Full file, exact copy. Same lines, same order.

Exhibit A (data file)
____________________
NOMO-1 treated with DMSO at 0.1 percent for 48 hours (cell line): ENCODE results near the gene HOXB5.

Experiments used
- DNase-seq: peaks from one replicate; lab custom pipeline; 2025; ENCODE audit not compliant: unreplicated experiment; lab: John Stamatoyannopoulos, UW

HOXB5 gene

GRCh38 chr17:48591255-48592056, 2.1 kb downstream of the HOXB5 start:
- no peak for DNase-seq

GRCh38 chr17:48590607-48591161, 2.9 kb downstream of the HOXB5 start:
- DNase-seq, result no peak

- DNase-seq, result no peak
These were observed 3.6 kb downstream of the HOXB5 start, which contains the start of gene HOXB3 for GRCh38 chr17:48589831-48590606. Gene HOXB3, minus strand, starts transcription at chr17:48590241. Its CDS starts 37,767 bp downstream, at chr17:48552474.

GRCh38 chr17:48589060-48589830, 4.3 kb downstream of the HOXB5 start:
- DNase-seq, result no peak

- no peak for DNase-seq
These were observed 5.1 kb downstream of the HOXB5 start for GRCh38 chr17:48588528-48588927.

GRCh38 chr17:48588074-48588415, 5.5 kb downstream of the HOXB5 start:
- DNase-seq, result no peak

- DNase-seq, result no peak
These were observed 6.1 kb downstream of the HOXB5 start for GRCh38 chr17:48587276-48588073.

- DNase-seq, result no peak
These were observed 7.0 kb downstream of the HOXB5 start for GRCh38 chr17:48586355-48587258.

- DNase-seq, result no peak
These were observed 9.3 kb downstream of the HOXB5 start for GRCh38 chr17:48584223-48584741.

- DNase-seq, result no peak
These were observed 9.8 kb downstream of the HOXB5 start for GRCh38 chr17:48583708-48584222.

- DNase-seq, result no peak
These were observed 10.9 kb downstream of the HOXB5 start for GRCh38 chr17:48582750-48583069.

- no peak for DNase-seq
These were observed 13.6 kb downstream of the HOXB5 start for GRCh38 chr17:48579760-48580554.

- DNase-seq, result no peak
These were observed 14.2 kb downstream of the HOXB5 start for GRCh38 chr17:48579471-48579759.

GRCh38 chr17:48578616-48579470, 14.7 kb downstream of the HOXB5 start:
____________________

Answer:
NOMO-1 treated with DMSO at 0.1 percent for 48 hours (cell line): ENCODE results near the gene HOXB5.

Experiments used
- DNase-seq: peaks from one replicate; lab custom pipeline; 2025; ENCODE audit not compliant: unreplicated experiment; lab: John Stamatoyannopoulos, UW

HOXB5 gene

GRCh38 chr17:48591255-48592056, 2.1 kb downstream of the HOXB5 start:
- no peak for DNase-seq

GRCh38 chr17:48590607-48591161, 2.9 kb downstream of the HOXB5 start:
- DNase-seq, result no peak

- DNase-seq, result no peak
These were observed 3.6 kb downstream of the HOXB5 start, which contains the start of gene HOXB3 for GRCh38 chr17:48589831-48590606. Gene HOXB3, minus strand, starts transcription at chr17:48590241. Its CDS starts 37,767 bp downstream, at chr17:48552474.

GRCh38 chr17:48589060-48589830, 4.3 kb downstream of the HOXB5 start:
- DNase-seq, result no peak

- no peak for DNase-seq
These were observed 5.1 kb downstream of the HOXB5 start for GRCh38 chr17:48588528-48588927.

GRCh38 chr17:48588074-48588415, 5.5 kb downstream of the HOXB5 start:
- DNase-seq, result no peak

- DNase-seq, result no peak
These were observed 6.1 kb downstream of the HOXB5 start for GRCh38 chr17:48587276-48588073.

- DNase-seq, result no peak
These were observed 7.0 kb downstream of the HOXB5 start for GRCh38 chr17:48586355-48587258.

- DNase-seq, result no peak
These were observed 9.3 kb downstream of the HOXB5 start for GRCh38 chr17:48584223-48584741.

- DNase-seq, result no peak
These were observed 9.8 kb downstream of the HOXB5 start for GRCh38 chr17:48583708-48584222.

- DNase-seq, result no peak
These were observed 10.9 kb downstream of the HOXB5 start for GRCh38 chr17:48582750-48583069.

- no peak for DNase-seq
These were observed 13.6 kb downstream of the HOXB5 start for GRCh38 chr17:48579760-48580554.

- DNase-seq, result no peak
These were observed 14.2 kb downstream of the HOXB5 start for GRCh38 chr17:48579471-48579759.

GRCh38 chr17:48578616-48579470, 14.7 kb downstream of the HOXB5 start: